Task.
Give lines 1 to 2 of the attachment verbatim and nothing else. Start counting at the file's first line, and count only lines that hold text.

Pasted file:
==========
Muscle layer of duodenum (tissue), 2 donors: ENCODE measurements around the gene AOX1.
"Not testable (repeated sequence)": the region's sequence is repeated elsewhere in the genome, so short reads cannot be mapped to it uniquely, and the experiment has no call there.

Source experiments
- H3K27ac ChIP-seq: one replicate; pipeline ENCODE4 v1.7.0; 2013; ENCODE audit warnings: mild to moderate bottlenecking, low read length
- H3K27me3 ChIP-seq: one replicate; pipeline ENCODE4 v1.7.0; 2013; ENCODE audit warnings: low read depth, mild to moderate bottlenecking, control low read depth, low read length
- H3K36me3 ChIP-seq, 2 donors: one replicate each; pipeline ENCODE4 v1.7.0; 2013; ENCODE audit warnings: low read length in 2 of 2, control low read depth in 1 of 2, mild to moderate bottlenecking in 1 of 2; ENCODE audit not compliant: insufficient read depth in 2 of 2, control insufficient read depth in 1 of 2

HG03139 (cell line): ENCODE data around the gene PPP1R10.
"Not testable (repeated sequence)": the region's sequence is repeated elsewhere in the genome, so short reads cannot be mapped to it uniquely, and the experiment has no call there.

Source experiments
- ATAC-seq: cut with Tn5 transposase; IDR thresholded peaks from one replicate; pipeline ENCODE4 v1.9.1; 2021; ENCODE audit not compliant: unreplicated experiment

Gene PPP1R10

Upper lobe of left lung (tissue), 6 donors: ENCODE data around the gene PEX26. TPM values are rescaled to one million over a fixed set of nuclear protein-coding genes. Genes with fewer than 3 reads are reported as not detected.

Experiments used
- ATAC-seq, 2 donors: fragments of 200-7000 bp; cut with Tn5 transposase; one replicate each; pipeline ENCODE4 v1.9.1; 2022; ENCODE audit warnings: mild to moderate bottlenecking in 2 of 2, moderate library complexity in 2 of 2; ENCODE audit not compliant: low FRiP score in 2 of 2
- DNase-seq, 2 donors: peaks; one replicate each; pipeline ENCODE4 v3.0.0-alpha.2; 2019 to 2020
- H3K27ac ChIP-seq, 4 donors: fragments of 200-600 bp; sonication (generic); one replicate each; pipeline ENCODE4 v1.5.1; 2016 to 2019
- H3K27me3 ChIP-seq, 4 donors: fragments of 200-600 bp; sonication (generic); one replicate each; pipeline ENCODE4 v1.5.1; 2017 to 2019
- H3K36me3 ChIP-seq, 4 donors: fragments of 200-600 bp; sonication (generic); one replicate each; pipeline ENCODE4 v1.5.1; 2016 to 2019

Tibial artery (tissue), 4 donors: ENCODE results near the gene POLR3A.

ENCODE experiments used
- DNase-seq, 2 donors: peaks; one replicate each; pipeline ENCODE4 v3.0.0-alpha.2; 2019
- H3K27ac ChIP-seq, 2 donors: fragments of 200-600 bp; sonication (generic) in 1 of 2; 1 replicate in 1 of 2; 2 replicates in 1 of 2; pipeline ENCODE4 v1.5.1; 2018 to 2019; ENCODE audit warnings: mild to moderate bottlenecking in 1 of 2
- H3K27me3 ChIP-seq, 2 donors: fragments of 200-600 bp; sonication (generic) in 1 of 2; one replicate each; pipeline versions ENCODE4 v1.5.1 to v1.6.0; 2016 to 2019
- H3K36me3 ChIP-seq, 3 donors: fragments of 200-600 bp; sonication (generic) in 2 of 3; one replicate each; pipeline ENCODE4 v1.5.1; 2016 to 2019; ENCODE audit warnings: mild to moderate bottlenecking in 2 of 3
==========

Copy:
Muscle layer of duodenum (tissue), 2 donors: ENCODE measurements around the gene AOX1.
"Not testable (repeated sequence)": the region's sequence is repeated elsewhere in the genome, so short reads cannot be mapped to it uniquely, and the experiment has no call there.